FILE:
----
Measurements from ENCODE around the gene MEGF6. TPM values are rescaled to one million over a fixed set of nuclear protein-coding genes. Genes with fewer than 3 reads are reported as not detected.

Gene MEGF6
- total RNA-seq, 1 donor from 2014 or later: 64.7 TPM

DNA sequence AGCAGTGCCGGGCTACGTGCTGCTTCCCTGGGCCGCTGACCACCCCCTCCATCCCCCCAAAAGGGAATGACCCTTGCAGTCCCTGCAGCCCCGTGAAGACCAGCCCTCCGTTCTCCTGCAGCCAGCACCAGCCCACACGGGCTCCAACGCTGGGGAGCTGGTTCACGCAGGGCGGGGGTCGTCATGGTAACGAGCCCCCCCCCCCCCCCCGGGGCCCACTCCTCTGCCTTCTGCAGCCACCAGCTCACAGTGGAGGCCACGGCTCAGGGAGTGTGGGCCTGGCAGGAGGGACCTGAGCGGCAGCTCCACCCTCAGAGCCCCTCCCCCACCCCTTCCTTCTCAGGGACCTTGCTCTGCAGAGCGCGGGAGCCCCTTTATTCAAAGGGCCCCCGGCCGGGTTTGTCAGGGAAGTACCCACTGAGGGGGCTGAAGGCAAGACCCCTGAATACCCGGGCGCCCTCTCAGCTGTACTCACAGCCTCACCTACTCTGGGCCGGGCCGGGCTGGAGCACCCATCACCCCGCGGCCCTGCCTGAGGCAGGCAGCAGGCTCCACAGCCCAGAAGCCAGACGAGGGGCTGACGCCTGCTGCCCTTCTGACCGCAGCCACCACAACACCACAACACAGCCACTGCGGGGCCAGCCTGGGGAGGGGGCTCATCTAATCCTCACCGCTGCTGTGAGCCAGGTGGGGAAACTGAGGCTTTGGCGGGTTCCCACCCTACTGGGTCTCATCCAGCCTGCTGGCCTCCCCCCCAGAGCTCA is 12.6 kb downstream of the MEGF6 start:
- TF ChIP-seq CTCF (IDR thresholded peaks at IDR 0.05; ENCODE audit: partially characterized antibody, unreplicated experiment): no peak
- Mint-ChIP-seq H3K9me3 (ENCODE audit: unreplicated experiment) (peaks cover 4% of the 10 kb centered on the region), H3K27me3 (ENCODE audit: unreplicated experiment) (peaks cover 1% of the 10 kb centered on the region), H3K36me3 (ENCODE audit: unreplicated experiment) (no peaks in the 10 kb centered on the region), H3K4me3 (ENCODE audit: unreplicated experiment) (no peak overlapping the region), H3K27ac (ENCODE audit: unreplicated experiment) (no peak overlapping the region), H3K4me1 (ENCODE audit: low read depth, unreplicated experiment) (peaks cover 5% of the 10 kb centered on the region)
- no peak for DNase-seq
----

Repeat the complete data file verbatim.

Measurements from ENCODE around the gene MEGF6. TPM values are rescaled to one million over a fixed set of nuclear protein-coding genes. Genes with fewer than 3 reads are reported as not detected.

Gene MEGF6
- total RNA-seq, 1 donor from 2014 or later: 64.7 TPM

DNA sequence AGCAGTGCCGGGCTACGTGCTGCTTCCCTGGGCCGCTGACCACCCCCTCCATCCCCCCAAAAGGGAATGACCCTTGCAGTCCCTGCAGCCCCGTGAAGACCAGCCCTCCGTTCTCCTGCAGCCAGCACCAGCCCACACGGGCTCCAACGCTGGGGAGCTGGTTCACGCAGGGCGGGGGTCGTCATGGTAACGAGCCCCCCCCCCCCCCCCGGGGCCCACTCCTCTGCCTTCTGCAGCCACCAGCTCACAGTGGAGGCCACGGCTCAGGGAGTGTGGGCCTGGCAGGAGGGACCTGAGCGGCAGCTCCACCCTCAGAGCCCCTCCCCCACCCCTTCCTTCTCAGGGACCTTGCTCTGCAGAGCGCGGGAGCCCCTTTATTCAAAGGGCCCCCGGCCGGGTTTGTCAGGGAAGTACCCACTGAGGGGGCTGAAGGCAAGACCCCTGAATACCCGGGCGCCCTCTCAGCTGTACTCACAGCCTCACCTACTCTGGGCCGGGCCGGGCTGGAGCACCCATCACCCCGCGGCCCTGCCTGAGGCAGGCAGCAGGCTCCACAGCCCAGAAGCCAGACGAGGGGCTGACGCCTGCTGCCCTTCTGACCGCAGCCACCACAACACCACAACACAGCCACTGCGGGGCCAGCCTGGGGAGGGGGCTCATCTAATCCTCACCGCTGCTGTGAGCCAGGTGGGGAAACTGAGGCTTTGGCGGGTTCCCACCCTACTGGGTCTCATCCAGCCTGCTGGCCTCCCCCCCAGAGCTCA is 12.6 kb downstream of the MEGF6 start:
- TF ChIP-seq CTCF (IDR thresholded peaks at IDR 0.05; ENCODE audit: partially characterized antibody, unreplicated experiment): no peak
- Mint-ChIP-seq H3K9me3 (ENCODE audit: unreplicated experiment) (peaks cover 4% of the 10 kb centered on the region), H3K27me3 (ENCODE audit: unreplicated experiment) (peaks cover 1% of the 10 kb centered on the region), H3K36me3 (ENCODE audit: unreplicated experiment) (no peaks in the 10 kb centered on the region), H3K4me3 (ENCODE audit: unreplicated experiment) (no peak overlapping the region), H3K27ac (ENCODE audit: unreplicated experiment) (no peak overlapping the region), H3K4me1 (ENCODE audit: low read depth, unreplicated experiment) (peaks cover 5% of the 10 kb centered on the region)
- no peak for DNase-seq